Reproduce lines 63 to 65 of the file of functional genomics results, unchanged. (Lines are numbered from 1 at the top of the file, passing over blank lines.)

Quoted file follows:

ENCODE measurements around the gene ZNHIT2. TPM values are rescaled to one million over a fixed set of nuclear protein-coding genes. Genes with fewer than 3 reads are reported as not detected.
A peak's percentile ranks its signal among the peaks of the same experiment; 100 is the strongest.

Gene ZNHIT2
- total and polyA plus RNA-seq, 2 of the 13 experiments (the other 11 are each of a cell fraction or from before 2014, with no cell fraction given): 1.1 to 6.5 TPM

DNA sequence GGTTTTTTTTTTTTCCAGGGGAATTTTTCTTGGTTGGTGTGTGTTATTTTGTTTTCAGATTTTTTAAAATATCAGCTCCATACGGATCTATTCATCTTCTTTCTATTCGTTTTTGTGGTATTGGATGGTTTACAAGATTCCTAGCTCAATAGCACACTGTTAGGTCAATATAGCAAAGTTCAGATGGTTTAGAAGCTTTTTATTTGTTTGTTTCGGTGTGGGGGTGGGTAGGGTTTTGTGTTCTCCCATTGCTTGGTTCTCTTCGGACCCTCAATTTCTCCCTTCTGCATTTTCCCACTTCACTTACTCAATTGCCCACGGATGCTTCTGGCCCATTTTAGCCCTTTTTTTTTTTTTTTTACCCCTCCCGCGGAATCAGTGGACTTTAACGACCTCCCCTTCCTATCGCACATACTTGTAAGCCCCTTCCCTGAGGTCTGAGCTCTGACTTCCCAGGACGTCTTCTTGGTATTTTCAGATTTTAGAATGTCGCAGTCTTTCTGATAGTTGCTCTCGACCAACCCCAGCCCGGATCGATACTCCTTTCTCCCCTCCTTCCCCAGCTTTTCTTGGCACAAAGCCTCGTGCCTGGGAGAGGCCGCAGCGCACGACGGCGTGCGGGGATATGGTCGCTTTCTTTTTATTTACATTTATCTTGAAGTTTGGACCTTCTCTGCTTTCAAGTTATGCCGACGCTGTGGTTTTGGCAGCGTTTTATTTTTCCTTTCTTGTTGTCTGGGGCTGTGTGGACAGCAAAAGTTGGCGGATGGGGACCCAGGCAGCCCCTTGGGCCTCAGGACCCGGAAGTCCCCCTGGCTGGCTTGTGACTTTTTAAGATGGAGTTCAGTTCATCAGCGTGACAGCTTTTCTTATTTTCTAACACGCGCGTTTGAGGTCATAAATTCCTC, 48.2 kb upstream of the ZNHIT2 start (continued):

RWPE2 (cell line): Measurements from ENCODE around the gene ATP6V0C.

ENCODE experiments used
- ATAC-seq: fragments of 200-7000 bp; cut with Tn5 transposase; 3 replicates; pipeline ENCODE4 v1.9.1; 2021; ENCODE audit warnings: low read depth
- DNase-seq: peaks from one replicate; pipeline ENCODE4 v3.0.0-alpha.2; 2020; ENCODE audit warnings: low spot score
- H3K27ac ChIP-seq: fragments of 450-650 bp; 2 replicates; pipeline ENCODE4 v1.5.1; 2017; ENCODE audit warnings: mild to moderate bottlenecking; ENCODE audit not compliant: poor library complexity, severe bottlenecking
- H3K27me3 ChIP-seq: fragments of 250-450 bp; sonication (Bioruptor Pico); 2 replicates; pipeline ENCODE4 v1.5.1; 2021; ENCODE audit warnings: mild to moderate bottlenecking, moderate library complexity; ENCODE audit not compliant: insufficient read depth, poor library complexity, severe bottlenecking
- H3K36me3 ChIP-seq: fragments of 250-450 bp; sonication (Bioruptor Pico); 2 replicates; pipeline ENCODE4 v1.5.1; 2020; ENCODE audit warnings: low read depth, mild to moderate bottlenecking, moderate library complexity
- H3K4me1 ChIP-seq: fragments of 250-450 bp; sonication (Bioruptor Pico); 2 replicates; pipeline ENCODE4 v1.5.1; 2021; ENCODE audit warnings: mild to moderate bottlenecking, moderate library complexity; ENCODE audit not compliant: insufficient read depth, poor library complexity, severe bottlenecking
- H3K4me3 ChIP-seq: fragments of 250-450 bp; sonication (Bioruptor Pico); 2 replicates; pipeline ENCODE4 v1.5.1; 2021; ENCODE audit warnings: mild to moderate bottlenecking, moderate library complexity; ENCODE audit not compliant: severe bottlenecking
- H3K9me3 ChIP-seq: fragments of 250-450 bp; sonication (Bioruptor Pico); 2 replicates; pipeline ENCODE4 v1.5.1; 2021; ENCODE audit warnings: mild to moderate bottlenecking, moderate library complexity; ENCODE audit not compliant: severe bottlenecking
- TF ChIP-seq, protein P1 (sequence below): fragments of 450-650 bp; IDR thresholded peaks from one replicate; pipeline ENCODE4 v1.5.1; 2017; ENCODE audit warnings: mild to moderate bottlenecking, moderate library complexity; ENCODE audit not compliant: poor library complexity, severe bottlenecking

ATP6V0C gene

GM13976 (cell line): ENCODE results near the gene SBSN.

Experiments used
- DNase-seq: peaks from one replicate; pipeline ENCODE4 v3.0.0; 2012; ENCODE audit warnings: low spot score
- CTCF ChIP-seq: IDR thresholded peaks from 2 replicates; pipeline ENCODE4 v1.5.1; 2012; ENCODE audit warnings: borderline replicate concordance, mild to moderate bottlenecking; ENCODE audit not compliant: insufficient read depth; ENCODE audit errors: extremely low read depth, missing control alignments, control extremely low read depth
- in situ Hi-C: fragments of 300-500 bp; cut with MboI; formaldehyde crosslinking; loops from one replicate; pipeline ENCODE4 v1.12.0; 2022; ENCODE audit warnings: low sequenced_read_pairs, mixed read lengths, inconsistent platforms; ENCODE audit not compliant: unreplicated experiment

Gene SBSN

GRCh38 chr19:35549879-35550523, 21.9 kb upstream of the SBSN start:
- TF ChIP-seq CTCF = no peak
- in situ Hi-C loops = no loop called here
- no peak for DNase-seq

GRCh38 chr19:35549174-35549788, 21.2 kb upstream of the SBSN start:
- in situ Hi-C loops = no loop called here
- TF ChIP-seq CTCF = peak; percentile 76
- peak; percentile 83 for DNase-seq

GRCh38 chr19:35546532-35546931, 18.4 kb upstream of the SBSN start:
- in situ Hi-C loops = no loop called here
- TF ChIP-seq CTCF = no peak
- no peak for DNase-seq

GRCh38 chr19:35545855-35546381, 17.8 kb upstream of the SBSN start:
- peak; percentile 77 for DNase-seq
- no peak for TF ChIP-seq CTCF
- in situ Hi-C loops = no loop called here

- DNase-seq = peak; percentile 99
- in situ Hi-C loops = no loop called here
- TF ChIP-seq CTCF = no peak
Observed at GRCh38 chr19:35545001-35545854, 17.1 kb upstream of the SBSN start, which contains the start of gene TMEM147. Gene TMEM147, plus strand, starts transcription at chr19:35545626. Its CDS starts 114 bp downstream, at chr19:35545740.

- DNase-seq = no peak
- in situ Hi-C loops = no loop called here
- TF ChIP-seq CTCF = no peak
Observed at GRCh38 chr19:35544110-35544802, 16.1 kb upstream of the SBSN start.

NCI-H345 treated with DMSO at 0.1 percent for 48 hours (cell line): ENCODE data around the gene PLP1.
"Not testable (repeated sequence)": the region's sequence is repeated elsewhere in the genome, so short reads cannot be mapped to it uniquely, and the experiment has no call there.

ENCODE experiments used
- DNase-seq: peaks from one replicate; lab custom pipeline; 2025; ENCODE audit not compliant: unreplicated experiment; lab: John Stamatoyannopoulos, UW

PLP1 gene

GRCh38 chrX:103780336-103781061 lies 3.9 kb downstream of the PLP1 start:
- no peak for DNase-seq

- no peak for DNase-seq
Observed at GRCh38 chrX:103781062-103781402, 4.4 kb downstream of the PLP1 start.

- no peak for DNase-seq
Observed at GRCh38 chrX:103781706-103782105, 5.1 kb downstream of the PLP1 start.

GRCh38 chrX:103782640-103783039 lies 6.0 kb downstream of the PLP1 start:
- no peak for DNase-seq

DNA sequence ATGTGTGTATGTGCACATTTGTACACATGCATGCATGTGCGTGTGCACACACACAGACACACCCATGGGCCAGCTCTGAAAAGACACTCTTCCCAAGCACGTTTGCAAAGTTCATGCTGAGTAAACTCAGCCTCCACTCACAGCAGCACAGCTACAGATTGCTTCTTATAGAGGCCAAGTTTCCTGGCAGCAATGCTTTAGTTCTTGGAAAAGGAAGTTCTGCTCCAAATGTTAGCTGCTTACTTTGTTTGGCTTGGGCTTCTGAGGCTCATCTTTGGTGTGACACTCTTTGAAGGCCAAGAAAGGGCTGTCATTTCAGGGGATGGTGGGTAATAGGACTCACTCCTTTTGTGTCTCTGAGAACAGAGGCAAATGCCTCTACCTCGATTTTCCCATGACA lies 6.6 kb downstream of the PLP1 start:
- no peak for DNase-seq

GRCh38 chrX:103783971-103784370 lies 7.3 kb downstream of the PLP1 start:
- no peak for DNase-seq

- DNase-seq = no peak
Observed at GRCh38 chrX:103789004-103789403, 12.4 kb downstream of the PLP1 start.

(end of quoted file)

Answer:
GRCh38 chrX:103783971-103784370 lies 7.3 kb downstream of the PLP1 start:
- no peak for DNase-seq

- DNase-seq = no peak